Do We Really Care About Steve Jobs?

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I was on my way to dinner last night when I read the news that Steve Jobs was resigning from his position as Apple’s CEO on Twitter. I don’t remember who said it first, exactly, but soon my stream was flooded with reports, rumors and retweets discussing his transition to Executive Chairman. Facebook? Essentially said the same thing.

A few people made light of the situation. Some played the “Who’s Steve Jobs?” card. Most others seemed to wish Apple’s visionary the best, at least health-wise.

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Here’s the thing: People care. Twitter, Facebook and Google seem especially well bred for these powerful cultural upticks to gauge what exactly it is people are talking about: Michael Jackson’s passing, Osama bin Laden finally being found, or even the Virginia earthquake from just two days ago.

So I decided to try and figure out how much people care. And what better way to do that than look at what they’re searching?

Here’s a plot from Google Insights starting in January for the search term “Steve Jobs” — the filters I used were for “time ranges,” “news,” and “worldwide.”

The two big spikes occurred in January ([F] when he announced his leave of absence) and again in late February (when the world caught wind that the iPad 2 was coming out [E]). At [C] is the iCloud announcement that occurred in June. Strangely, there’s no spike for yesterday’s news in August (or maybe just not yet).

Here’s where most of those searches were coming from:

Singapore comes in at number one, with Hong Kong (maybe it’s the fake Apple store there?), Switzerland and Italy all preceding the United States.

Here are the actual search terms that people were stringing together.

Alright, so “Steve Jobs” and “health” seemed to be beating out a lot of the other searches. I decided to head over to Google Correlate to look at the relationship between the two terms.

Here, the data is plotted as far back as 2003. That mild spike in 2004 is when he first announced to his employees that he’d been diagnosed with pancreatic cancer. Then there’s a few years of normalcy until mid-2008, when rumors began to swirl that Jobs’ fragility was actually more than a mere “common bug,” at least according to the New York Times. Then we see “health” and “Steve Jobs” switched on again for January and February in 2011, with that last spike occurring after yesterday’s announcement.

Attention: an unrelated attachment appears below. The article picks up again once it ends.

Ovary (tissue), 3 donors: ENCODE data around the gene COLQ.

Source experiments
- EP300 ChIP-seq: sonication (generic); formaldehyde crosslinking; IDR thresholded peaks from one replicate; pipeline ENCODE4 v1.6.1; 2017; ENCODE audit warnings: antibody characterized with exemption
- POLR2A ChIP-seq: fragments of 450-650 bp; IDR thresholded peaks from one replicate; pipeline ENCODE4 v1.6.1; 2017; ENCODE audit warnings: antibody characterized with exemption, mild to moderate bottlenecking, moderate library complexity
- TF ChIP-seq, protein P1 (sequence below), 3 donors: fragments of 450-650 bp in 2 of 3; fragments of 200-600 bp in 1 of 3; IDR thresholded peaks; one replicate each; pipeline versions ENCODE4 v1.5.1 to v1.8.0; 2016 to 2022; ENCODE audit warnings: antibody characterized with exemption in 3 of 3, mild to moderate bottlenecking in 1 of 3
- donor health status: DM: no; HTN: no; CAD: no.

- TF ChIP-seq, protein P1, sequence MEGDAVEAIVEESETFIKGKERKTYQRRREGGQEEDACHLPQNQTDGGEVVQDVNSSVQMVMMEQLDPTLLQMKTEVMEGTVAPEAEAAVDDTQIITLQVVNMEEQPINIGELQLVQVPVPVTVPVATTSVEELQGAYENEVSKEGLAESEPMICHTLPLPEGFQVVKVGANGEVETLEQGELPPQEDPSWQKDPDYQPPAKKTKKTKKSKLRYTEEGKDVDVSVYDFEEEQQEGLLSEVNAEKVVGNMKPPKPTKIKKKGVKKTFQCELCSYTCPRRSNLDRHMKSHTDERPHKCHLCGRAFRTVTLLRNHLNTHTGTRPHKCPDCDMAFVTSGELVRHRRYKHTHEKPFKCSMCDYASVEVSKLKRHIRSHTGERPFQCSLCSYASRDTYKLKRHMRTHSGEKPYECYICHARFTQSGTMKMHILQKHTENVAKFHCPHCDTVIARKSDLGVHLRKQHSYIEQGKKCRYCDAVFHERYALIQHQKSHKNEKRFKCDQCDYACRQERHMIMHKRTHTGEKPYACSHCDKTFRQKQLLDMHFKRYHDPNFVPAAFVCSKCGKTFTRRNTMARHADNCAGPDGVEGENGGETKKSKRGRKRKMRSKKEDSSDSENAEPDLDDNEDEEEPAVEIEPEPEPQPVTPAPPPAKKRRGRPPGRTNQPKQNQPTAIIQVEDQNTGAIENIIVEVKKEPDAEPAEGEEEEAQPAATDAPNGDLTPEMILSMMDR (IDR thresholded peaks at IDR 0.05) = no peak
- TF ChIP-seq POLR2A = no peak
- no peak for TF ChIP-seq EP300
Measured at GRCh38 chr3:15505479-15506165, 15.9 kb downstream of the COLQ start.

As for Twitter? The company’s been looking to edge out Bitly and other stat-tracking competitors (such as Backtweets, which it purchased), so for now, the actual stats are in its hands. If it mentions anything about a spike in traffic later today, we’ll let you know. I asked TIME’s social media guru Allie Townsend how we actually did on Twitter when the news began to break, and though we’re not allowed to disclose the actual numbers, I’ll just say that lots and lots of people were very, very responsive.

I guess it’s safe to conclude that yes, plenty of people appear to care about Apple’s longtime leader and what he’s done to shape our culture.

So take care, Steve. Looks like lots of folks are pullin’ for you.

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Chris Gayomali is a reporter at TIME. Find him on Twitter at @chrigz, on Facebook, or on Google+. You can also continue the discussion on TIME’s Facebook page and on Twitter at @TIME.

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